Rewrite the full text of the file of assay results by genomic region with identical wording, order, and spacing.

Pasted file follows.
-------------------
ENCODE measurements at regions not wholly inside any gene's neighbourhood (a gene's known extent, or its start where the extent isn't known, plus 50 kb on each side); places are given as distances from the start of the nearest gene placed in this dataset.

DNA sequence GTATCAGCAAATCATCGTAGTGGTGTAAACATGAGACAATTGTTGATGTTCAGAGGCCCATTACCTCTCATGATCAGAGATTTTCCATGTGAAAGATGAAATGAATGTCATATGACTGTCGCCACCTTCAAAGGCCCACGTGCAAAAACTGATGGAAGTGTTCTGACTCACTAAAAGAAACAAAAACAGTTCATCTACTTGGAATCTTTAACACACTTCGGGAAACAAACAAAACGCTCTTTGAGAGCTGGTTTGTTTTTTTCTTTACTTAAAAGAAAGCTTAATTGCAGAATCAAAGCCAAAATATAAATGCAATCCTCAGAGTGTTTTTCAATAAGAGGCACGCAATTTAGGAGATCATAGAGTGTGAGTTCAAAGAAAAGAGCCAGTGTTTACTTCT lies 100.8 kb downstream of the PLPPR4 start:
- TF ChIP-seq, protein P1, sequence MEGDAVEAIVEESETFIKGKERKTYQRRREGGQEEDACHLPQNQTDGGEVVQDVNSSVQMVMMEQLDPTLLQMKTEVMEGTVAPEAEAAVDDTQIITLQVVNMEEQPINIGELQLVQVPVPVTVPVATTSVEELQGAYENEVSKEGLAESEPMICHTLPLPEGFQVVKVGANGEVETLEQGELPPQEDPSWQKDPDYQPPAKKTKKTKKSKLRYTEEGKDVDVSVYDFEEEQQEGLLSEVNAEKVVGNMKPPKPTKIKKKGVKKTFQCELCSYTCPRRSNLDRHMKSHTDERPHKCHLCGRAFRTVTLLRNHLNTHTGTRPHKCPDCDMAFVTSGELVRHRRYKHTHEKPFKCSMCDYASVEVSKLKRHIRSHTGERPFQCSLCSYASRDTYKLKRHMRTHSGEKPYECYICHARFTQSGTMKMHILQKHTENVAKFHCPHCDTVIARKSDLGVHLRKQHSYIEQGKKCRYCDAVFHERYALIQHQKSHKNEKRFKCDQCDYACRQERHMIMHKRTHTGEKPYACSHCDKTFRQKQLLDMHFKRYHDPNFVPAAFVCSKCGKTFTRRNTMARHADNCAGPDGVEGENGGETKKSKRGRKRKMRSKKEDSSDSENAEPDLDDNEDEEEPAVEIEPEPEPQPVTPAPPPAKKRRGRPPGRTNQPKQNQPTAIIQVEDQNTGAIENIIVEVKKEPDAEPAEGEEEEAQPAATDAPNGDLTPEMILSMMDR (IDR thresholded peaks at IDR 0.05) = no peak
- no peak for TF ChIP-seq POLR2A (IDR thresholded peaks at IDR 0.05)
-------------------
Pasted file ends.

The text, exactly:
ENCODE measurements at regions not wholly inside any gene's neighbourhood (a gene's known extent, or its start where the extent isn't known, plus 50 kb on each side); places are given as distances from the start of the nearest gene placed in this dataset.

DNA sequence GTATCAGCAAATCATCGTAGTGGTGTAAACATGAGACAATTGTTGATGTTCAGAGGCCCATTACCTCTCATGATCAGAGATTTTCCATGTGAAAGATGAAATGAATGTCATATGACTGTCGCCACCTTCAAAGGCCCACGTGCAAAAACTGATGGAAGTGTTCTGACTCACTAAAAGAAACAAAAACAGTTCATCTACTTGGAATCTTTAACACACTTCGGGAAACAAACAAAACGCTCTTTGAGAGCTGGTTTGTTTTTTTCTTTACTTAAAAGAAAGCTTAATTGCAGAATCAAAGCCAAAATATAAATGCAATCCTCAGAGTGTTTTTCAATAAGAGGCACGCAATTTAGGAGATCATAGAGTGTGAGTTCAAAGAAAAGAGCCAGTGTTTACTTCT lies 100.8 kb downstream of the PLPPR4 start:
- TF ChIP-seq, protein P1, sequence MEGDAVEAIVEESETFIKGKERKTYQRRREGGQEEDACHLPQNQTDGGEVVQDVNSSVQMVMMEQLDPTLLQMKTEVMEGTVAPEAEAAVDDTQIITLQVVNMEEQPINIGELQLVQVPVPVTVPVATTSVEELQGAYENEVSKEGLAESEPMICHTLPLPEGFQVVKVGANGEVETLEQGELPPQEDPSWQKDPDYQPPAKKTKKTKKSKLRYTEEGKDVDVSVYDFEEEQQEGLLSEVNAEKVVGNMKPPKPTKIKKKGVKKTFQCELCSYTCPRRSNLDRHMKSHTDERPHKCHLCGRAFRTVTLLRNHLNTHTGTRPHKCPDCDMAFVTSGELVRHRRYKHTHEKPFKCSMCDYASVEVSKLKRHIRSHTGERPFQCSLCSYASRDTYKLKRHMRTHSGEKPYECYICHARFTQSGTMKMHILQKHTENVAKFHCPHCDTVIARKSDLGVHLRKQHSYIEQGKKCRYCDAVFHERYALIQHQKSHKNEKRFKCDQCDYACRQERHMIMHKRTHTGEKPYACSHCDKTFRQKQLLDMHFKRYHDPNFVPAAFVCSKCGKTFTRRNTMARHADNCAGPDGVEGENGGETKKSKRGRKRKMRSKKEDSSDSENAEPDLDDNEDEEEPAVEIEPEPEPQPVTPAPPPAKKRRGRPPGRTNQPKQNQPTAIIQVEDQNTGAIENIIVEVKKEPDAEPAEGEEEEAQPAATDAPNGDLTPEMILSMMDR (IDR thresholded peaks at IDR 0.05) = no peak
- no peak for TF ChIP-seq POLR2A (IDR thresholded peaks at IDR 0.05)